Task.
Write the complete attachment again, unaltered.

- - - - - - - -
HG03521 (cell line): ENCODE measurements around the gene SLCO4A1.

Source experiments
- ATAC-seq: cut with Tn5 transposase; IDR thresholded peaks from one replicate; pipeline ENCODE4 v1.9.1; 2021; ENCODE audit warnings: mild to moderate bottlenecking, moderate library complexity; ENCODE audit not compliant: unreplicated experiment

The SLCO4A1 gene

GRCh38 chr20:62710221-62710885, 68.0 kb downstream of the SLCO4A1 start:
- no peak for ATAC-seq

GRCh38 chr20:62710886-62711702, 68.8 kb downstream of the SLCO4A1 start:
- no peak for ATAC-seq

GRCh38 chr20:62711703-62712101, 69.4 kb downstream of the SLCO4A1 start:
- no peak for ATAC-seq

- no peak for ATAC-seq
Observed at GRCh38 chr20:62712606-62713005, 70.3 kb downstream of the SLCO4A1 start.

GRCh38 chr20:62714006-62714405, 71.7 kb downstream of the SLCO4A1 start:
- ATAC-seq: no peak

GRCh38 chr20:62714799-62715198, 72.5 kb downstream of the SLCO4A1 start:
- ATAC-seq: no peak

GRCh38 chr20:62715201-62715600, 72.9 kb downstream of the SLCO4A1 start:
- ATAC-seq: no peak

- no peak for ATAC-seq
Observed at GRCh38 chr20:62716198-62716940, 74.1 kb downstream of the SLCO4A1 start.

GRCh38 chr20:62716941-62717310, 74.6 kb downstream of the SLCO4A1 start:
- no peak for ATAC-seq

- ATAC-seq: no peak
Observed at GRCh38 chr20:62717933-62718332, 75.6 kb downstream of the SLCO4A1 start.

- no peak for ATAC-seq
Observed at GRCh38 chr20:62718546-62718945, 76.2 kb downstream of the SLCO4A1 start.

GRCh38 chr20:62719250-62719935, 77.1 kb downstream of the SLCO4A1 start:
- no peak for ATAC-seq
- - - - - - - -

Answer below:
HG03521 (cell line): ENCODE measurements around the gene SLCO4A1.

Source experiments
- ATAC-seq: cut with Tn5 transposase; IDR thresholded peaks from one replicate; pipeline ENCODE4 v1.9.1; 2021; ENCODE audit warnings: mild to moderate bottlenecking, moderate library complexity; ENCODE audit not compliant: unreplicated experiment

The SLCO4A1 gene

GRCh38 chr20:62710221-62710885, 68.0 kb downstream of the SLCO4A1 start:
- no peak for ATAC-seq

GRCh38 chr20:62710886-62711702, 68.8 kb downstream of the SLCO4A1 start:
- no peak for ATAC-seq

GRCh38 chr20:62711703-62712101, 69.4 kb downstream of the SLCO4A1 start:
- no peak for ATAC-seq

- no peak for ATAC-seq
Observed at GRCh38 chr20:62712606-62713005, 70.3 kb downstream of the SLCO4A1 start.

GRCh38 chr20:62714006-62714405, 71.7 kb downstream of the SLCO4A1 start:
- ATAC-seq: no peak

GRCh38 chr20:62714799-62715198, 72.5 kb downstream of the SLCO4A1 start:
- ATAC-seq: no peak

GRCh38 chr20:62715201-62715600, 72.9 kb downstream of the SLCO4A1 start:
- ATAC-seq: no peak

- no peak for ATAC-seq
Observed at GRCh38 chr20:62716198-62716940, 74.1 kb downstream of the SLCO4A1 start.

GRCh38 chr20:62716941-62717310, 74.6 kb downstream of the SLCO4A1 start:
- no peak for ATAC-seq

- ATAC-seq: no peak
Observed at GRCh38 chr20:62717933-62718332, 75.6 kb downstream of the SLCO4A1 start.

- no peak for ATAC-seq
Observed at GRCh38 chr20:62718546-62718945, 76.2 kb downstream of the SLCO4A1 start.

GRCh38 chr20:62719250-62719935, 77.1 kb downstream of the SLCO4A1 start:
- no peak for ATAC-seq